Why get an ISBN and barcode for your self-published book?
Why get an ISBN, or a barcode, for your self-published book?
Firstly, what is an ISBN?
‘ISBN’ stands for ‘ International Standard Book Number’. It is used to identify published (including self-published) books.
It is a unique number: there can only ever be one ISBN, per published book. For example, if you publish or self-publish your book not only as a hardcopy book but also as an ebook, you’ll need a separate ISBN number for each of those publications, or editions, of your book.
An ISBN identifies the registrant, title, edition and format of a book. The ISBN number of a book is important to publishers, bookstores or libraries, whenever they need to order books, or compile sales reports or inventories.
Similarly, the larger book wholesalers and book shops, as well as libraries, need a printed book to have a barcode, for that book to be listed in their inventory.
When purchasing an ISBN, you need to fill in the metadata about your book, with information such as the author/s’ names, topics covered, other major contributors, designers, number of pages and other details about the book.
An ISBN makes it easier for someone to find you. For example, if your book is about how to knit beanies, and someone is researching books about knitting beanies or knitting in general, then they might do a search in the national cataloguing register and see your beanie-knitting book listed there, with all its details, including how to contact you to ask for a copy of your book.
In Australia, when you self-publish your book with an ISBN, you are legally bound to send one copy of your book to the National Cataloguing Library, where it kept in perpetuity. You also need to send one copy to your state’s reference library.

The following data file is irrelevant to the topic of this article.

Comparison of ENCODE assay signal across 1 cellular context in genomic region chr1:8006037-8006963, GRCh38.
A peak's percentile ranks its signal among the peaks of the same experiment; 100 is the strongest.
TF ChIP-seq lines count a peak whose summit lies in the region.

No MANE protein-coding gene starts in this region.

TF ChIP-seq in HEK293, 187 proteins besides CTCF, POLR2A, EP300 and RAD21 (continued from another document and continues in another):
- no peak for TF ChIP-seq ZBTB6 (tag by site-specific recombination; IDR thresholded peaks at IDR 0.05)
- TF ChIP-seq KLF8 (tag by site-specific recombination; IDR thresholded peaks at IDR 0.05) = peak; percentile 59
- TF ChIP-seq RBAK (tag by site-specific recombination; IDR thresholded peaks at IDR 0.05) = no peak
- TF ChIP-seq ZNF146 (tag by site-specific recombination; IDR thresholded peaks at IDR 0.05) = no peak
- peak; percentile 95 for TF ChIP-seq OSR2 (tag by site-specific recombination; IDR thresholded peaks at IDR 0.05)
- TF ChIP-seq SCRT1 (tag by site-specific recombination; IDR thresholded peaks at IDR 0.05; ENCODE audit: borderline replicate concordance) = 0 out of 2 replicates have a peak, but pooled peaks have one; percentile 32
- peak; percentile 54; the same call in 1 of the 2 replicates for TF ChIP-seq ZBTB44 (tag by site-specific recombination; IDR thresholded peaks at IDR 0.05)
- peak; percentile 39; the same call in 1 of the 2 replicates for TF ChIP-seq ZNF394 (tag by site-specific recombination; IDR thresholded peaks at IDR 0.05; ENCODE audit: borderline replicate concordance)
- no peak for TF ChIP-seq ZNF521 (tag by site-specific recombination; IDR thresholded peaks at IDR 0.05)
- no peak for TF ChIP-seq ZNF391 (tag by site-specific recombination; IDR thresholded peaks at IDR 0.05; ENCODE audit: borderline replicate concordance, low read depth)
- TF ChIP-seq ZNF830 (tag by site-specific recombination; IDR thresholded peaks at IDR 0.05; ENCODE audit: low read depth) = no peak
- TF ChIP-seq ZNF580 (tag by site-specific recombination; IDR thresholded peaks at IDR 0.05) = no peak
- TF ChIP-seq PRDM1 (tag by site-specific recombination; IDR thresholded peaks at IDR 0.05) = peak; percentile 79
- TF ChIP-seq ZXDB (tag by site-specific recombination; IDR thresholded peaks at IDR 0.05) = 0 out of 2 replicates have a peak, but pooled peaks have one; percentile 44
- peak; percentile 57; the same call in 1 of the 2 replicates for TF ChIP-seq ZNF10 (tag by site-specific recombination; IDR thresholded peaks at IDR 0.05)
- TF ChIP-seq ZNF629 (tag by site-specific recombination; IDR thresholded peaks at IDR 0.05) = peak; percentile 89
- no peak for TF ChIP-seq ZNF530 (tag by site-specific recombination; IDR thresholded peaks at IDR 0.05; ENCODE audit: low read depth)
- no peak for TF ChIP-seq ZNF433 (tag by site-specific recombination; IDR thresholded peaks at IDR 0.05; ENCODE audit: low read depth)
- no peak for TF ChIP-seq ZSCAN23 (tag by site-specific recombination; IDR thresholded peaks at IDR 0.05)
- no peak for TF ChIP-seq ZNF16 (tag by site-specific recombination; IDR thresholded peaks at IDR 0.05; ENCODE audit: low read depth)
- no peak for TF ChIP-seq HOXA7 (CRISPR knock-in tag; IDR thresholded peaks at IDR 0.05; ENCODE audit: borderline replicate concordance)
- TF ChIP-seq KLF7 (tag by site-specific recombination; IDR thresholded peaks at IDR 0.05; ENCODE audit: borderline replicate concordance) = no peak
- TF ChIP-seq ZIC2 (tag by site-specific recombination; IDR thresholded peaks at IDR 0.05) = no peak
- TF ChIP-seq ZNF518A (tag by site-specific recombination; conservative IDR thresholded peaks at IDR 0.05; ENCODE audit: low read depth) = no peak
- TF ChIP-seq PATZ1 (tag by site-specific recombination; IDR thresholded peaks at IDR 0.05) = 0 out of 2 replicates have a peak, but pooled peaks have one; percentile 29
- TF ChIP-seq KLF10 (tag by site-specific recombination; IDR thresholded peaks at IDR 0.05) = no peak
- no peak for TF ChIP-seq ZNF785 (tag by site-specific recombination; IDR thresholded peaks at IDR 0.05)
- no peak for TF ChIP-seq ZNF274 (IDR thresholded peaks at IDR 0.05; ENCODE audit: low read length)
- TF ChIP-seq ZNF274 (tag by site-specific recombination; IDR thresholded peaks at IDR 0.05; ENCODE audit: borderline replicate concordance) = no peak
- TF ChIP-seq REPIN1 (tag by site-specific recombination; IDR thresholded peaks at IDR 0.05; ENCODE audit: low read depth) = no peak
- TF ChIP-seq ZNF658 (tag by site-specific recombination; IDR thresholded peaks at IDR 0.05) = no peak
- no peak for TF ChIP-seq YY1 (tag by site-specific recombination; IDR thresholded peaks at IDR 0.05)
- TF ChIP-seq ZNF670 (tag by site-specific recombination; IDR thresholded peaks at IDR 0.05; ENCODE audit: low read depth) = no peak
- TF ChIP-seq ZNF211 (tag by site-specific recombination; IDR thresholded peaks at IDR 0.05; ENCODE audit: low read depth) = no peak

I really like the idea of every book – even books intended only for family or very limited audiences – having an ISBN because that way you can be sure that your book and, of course, the metadata about that book, will be preserved forever.
Note: the holder of the ISBN number is not necessarily the copyright owner of the book, who may have delegated the ISBN ownership/maintenance to someone else. For example, upon the request of one of my very elderly clients, I attached one of my ISBNs to her self-published book. I own that ISBN and am responsible for the metadata for her book. But she still owns the copyright of the book and is the main point of contact for queries about the book.
So, what is a barcode?
According to Thorpe-Bowker (Australia), a barcode is a ‘graphical representation of your printed book’s ISBN’.
A barcode makes it easier for a business or company to keep track of and report on sales and inventory. The larger book wholesalers and retailers, as well as libraries, require books to have both a bar code and an ISBN.
Buying an ISBN and barcode
If you want your book to potentially end up in a library or book shop, I recommend you purchase not only an ISBN but also a barcode.
My go-to for purchasing ISBNs or barcodes is: Thorpe-Bowker. I use their services because they have been around for a very long time and know their stuff, and I know they are legitimate.
According to Thorpe-Bowker’s website, they are ‘the official ISBN Agency for publishers physically located in Australia. If an ISBN is obtained from a source other than the official ISBN Agency, it might not identify the publisher of the title accurately. This can have implications for doing business in the publishing industry supply chain.’
In fact, I purchased a batch of ISBN numbers in bulk from Thorpe-Bowker a long time ago (before barcodes were a thing), so I don’t expect to have to purchase an ISBN for myself for a long time. That said, in future, when I next use one of those ISBNs for a book, I will definitely purchase a barcode to go with it.
As part of my ‘self-publishing services provider’ role, I often assist my clients to purchase ISBNs and barcodes for their self-published books. Purchasing an ISBN and barcode for just one printed book (regardless of the number of copies of course) from Thorpe-Bowker costs $89 (in 2022). Or, if buying a larger number of ISBNs and barcodes in one go, it costs less (per ISBN and barcode). When you’re ready to purchase, check the current prices.
If you would like more information about purchasing an ISBN number, filling out the ISBN metadata or purchasing a barcode, you are welcome to ask me for assistance or guidance, at Contact us.
Thank you to Stocksnap (Pixabay) for free use of the image.
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